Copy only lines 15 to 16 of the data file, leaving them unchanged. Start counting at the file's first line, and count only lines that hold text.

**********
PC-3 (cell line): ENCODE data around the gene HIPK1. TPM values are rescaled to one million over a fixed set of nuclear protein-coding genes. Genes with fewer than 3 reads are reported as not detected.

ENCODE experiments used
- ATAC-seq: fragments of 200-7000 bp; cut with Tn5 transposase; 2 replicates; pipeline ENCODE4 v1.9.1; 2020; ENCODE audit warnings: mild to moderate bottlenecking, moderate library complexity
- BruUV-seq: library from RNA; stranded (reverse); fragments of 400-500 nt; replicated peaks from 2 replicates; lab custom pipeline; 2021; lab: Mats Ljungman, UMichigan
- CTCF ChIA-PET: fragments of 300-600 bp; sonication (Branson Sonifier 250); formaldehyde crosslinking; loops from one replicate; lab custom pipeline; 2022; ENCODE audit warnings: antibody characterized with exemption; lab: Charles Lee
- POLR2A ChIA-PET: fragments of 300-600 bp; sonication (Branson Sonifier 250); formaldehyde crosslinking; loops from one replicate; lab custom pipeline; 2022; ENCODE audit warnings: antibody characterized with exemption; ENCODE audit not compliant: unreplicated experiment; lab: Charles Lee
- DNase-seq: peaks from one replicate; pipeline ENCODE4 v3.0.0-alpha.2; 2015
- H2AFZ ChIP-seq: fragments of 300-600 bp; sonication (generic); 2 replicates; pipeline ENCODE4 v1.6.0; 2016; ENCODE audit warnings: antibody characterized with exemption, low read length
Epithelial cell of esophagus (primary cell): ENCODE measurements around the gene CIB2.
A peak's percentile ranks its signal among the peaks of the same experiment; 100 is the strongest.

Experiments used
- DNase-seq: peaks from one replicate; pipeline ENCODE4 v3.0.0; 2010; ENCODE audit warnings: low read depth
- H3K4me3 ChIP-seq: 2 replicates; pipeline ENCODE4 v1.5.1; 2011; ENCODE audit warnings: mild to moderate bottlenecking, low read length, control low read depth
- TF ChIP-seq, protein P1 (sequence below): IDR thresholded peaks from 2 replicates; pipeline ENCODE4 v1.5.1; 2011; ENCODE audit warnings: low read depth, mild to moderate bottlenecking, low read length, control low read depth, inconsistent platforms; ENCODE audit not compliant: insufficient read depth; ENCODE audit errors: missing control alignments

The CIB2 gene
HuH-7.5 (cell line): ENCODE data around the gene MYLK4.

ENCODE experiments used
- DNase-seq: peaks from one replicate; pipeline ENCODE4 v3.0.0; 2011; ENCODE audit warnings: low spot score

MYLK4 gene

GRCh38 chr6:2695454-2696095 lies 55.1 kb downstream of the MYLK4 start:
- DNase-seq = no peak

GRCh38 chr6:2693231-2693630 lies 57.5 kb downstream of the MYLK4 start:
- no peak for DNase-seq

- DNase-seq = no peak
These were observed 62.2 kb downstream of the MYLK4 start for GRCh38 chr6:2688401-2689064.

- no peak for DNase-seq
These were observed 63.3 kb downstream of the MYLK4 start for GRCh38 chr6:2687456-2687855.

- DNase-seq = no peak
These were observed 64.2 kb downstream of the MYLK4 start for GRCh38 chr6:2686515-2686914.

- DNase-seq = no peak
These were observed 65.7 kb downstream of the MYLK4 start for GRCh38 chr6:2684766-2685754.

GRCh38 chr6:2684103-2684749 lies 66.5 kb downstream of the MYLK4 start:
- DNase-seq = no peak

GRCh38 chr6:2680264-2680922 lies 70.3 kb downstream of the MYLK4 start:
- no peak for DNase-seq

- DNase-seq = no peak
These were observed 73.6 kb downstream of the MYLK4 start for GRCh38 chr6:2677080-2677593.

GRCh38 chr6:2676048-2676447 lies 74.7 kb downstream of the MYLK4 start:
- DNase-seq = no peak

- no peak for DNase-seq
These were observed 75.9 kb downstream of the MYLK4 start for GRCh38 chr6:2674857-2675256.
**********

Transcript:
The CIB2 gene
HuH-7.5 (cell line): ENCODE data around the gene MYLK4.